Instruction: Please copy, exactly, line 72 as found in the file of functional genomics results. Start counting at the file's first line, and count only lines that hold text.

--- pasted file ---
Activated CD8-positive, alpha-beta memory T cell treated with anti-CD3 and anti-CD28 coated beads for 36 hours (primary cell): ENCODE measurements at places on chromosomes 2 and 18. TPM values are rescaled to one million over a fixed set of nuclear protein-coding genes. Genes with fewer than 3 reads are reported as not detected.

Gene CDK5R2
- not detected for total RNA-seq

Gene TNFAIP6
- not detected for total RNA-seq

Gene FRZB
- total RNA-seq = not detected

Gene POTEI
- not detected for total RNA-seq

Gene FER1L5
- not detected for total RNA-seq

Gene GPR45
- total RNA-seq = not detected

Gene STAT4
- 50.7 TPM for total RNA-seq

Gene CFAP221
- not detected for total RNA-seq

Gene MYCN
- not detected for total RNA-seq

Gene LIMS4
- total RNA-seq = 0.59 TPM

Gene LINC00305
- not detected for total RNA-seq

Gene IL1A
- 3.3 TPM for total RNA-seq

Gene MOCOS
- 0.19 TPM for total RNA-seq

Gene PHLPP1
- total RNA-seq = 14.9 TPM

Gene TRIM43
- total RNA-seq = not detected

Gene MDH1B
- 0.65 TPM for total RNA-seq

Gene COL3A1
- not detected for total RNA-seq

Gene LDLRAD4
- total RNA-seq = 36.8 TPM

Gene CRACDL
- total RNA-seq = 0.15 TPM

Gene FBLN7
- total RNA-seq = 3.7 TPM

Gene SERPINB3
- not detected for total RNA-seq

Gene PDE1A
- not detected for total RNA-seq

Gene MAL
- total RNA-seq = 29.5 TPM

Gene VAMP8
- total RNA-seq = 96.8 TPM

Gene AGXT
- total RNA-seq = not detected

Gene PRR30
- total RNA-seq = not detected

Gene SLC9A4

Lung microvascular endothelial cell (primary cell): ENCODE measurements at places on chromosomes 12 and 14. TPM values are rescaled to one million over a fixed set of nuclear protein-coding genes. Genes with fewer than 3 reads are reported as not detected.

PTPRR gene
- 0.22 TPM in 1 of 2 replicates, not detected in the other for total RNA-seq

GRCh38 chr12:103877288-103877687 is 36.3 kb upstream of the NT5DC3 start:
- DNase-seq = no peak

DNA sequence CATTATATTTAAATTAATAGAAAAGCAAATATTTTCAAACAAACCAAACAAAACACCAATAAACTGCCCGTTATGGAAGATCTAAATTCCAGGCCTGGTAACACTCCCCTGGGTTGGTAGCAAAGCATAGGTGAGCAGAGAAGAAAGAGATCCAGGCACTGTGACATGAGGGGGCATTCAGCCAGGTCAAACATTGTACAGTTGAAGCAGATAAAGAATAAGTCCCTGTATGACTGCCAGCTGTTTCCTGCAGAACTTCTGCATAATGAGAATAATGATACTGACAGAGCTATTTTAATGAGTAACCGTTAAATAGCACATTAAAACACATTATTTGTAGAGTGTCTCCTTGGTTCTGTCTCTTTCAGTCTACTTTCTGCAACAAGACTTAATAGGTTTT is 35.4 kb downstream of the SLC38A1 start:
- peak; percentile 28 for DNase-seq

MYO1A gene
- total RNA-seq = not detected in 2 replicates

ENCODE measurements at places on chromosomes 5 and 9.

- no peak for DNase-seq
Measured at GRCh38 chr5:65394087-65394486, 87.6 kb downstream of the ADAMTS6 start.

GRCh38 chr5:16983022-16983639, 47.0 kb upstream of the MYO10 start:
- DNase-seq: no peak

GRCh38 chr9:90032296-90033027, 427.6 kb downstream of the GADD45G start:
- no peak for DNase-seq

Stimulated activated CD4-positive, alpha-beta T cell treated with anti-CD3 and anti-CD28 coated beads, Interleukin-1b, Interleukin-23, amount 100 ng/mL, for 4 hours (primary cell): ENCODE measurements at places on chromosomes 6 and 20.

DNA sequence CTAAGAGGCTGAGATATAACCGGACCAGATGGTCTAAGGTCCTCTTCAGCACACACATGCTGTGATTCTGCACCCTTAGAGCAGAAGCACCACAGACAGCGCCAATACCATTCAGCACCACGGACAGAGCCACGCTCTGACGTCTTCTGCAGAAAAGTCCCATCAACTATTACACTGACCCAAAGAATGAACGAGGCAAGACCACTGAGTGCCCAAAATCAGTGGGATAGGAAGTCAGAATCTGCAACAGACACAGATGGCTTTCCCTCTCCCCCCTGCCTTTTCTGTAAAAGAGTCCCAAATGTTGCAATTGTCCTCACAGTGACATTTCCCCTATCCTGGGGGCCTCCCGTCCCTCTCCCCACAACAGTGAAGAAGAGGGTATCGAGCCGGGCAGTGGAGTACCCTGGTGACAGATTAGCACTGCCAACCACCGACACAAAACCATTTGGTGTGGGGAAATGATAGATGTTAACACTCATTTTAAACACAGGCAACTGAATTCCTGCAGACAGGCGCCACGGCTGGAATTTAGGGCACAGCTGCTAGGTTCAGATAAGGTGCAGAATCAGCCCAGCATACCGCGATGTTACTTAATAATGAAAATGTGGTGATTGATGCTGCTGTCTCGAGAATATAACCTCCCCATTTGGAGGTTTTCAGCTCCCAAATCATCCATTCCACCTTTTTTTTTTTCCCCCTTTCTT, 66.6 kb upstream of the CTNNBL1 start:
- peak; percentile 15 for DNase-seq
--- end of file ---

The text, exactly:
DNA sequence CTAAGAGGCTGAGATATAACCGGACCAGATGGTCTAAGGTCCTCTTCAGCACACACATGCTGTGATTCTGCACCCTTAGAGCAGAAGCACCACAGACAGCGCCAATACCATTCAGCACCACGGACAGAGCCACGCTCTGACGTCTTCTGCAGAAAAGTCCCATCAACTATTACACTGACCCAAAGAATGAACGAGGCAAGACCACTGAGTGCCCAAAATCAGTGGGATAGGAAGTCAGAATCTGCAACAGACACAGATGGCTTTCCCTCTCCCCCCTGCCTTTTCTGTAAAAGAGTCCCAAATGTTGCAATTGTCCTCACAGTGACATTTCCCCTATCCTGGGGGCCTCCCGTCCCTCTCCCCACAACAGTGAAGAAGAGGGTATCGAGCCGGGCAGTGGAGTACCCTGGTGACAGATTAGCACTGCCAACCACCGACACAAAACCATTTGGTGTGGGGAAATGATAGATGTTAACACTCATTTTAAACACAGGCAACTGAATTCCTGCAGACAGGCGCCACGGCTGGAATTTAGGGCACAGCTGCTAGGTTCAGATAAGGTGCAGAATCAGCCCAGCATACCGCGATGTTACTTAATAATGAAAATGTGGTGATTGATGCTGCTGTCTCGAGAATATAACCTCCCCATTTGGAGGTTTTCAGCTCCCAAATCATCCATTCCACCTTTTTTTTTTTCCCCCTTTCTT, 66.6 kb upstream of the CTNNBL1 start: